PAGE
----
Nilson and Kelez had constructed Idaho in Seattle and launched her on 16 November 1913. Employed as a commercial deep-water Pacific halibut fishing vessel, Idaho was well-known in the area and regarded as seaworthy and capable of operating in the Bering Sea during voyages to the Pribilofs. The BOF renamed her MV Eider and converted her for fisheries use by transferring most of Roosevelt′s movable equipment to her before selling Roosevelt on 15 July 1919 and adding additional cabin space and a communications room. The United States Navy installed a modern 0.5-kilowatt wireless system in her communications room and a 1-pounder gun on her deck so that could provide armed protection of fur seal rookeries.
Carrying several United States Government employees as passengers and a cargo of general supplies, United States Mail, and coal, and with a crew of 13 – her master, first officer, second officer, engineer, assistant engineer, radio operator, and mess attendant and six seamen – Eider departed Seattle on 26 October 1919 for her first voyage to the Pribilof Islands. The Pribilofs lacked mooring facilities for her or any harbors, and so the BOF stationed her at Unalaska on Unalaska Island in the Aleutian Islands – at 250 nautical miles (463 km) away, the closest port to the Pribilofs. In addition to her voyages between Seattle, Unalaska, and the Pribilofs, Eider also transported passengers and supplies between the two main islands in the Pribilofs – Saint Paul Island and St. George Island – and to and between other communities on islands in the Aleutians and the Bering Sea.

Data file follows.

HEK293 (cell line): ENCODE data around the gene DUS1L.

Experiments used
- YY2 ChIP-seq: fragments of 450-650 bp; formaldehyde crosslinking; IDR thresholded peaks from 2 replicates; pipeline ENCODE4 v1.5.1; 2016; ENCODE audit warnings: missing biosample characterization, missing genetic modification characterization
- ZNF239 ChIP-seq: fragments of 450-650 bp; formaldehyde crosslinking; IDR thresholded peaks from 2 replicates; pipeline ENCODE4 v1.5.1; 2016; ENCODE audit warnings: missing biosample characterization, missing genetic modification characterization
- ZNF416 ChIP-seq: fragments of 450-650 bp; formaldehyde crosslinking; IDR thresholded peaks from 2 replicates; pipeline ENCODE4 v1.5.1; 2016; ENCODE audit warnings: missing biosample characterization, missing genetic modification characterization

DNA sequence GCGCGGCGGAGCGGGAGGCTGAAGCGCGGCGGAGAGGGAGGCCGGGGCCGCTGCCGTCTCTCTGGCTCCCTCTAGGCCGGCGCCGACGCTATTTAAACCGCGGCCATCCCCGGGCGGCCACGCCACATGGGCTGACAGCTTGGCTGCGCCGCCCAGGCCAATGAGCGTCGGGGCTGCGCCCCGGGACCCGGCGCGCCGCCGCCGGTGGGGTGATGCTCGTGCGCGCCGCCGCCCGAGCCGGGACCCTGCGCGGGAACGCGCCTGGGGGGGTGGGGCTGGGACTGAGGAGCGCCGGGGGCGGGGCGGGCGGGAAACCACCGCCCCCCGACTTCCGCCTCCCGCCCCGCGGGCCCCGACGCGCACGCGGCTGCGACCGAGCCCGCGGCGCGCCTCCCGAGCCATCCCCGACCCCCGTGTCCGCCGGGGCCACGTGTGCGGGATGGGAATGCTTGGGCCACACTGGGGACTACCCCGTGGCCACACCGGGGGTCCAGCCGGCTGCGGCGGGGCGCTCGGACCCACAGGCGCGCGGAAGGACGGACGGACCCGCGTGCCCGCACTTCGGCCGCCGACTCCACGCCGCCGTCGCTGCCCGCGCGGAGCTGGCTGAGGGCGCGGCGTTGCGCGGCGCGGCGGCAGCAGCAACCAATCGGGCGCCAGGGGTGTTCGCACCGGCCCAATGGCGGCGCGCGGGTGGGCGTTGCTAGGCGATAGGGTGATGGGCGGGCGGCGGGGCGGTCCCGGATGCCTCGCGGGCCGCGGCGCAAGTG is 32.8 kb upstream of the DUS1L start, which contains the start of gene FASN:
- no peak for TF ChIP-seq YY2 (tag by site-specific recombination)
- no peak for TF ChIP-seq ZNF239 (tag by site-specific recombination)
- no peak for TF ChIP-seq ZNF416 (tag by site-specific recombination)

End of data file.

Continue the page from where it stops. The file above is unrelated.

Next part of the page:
Eider made one of her voyages to the Pribilofs in January 1920, an impressive feat in an era when few vessels attempted to operate in the Bering Sea during the hazardous winter months. In April 1920, she transported 1,312 sealskins and 938 fox skins from the Pribilofs to Unalaska, where they were loaded aboard the commercial steamer SS Victoria for transportation to Seattle. Outbreaks of smallpox forced health authorities to place her in quarantine at Unalaska on 18 October 1920 and again on 10 November 1920, but by then Eider had made 11 round trips between Unalaska and the Pribilof Islands and two voyages to King Cove on the southwestern tip of the Alaska Peninsula and had logged nearly 8,000 nautical miles (14,816 km). On 28 November 1920, she left Unalaska to undergo repairs at Kodiak on Kodiak Island, and during her return voyage to Unalaska at the end of 1920 received word that the mail boat Pulitzer was missing near Chignik, Alaska; after searching for Pulitzer and finding her disabled and in distress, Eider took her crew, passengers, and mail aboard and transported them southwestward to Unga and Unalaska.
For several weeks in the autumn of 1921, Eider underwent a major overhaul at Kodiak in which her hull was sheathed with ironbark, her deck railings were modified, the floor of her forecastle was raised, her rudder was reriveted, her main engine was overhauled, a new bilge pump was installed, and her cabins, companionway, bulkheads, and heads received additions and modifications and new lockers were installed. In December 1922, Eider came to the assistance of the vessel Lister, which had run ashore at Cape Makushin on Unalaska Island, 40 miles from Unalaska.